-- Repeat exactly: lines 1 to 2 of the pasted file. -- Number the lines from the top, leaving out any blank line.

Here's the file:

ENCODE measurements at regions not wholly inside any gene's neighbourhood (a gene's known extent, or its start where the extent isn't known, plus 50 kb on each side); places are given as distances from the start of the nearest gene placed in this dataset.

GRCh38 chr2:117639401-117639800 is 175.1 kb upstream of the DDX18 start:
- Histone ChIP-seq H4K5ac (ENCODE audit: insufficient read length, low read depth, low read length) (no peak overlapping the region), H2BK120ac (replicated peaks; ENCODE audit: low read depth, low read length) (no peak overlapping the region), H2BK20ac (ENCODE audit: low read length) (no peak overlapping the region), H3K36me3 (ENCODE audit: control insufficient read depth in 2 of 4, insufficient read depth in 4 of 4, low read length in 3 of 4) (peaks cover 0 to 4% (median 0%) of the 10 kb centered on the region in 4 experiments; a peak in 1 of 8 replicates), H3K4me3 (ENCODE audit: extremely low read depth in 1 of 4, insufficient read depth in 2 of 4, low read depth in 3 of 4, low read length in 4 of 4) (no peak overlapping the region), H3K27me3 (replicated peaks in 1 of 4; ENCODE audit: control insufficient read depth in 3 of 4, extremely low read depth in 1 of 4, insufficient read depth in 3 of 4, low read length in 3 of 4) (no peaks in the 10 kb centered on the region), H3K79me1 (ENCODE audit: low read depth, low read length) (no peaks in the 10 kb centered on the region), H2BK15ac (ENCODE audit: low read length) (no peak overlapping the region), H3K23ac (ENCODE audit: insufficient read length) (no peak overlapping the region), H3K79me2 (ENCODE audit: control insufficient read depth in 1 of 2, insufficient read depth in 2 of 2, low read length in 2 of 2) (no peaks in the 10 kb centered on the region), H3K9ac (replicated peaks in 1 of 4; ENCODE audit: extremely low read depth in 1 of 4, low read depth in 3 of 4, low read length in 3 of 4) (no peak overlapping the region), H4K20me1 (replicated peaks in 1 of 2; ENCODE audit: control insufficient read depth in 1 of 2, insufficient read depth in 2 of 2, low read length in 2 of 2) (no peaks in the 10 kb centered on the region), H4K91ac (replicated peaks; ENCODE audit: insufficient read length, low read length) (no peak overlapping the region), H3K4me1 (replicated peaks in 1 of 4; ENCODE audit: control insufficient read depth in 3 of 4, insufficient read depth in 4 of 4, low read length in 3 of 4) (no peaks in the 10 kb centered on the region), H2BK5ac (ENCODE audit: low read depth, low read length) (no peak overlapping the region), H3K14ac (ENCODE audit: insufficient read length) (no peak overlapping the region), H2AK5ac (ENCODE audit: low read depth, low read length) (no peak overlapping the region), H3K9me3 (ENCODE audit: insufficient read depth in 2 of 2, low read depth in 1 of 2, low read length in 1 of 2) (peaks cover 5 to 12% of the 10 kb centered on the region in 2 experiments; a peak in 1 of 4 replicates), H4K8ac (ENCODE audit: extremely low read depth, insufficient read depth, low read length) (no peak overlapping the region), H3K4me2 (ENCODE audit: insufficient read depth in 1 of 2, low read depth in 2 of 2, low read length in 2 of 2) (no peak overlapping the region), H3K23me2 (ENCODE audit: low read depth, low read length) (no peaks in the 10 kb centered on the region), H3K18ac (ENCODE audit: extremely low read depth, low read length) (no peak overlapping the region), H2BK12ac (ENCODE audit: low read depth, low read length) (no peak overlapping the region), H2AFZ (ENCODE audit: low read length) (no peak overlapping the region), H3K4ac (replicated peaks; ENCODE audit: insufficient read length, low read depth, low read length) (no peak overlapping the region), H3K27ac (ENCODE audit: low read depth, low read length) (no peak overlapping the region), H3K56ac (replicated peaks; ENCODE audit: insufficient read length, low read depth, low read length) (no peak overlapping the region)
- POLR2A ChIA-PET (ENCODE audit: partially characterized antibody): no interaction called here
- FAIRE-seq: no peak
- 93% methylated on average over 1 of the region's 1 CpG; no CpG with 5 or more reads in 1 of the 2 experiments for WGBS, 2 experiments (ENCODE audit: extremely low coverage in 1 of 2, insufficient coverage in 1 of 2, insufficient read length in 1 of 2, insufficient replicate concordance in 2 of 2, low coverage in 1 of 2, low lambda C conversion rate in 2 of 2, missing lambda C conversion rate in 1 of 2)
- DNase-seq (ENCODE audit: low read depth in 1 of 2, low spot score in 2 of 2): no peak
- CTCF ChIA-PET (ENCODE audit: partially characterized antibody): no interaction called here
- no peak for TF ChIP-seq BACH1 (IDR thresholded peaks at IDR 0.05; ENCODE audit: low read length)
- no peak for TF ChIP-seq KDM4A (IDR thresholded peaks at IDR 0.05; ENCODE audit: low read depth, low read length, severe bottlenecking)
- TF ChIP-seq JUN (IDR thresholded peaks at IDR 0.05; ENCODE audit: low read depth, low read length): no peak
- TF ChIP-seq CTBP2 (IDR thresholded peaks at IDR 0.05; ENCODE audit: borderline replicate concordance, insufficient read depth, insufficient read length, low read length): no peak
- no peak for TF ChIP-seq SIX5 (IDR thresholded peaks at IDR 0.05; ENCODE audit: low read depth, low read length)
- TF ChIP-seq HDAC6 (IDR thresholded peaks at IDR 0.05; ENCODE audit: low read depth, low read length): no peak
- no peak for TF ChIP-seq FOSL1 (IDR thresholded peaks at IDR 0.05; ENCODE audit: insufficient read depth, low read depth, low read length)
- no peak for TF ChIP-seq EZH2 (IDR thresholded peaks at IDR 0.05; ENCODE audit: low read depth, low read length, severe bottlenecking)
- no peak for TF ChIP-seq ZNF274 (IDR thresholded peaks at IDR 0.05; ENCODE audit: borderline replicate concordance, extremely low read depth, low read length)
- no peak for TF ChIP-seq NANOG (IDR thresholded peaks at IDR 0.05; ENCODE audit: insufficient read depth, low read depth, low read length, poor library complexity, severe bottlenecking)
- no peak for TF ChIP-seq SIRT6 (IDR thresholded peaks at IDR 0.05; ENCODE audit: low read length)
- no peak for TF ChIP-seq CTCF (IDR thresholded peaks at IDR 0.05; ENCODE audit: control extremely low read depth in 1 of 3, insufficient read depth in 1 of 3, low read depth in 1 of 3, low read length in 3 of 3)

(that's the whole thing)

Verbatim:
ENCODE measurements at regions not wholly inside any gene's neighbourhood (a gene's known extent, or its start where the extent isn't known, plus 50 kb on each side); places are given as distances from the start of the nearest gene placed in this dataset.

GRCh38 chr2:117639401-117639800 is 175.1 kb upstream of the DDX18 start: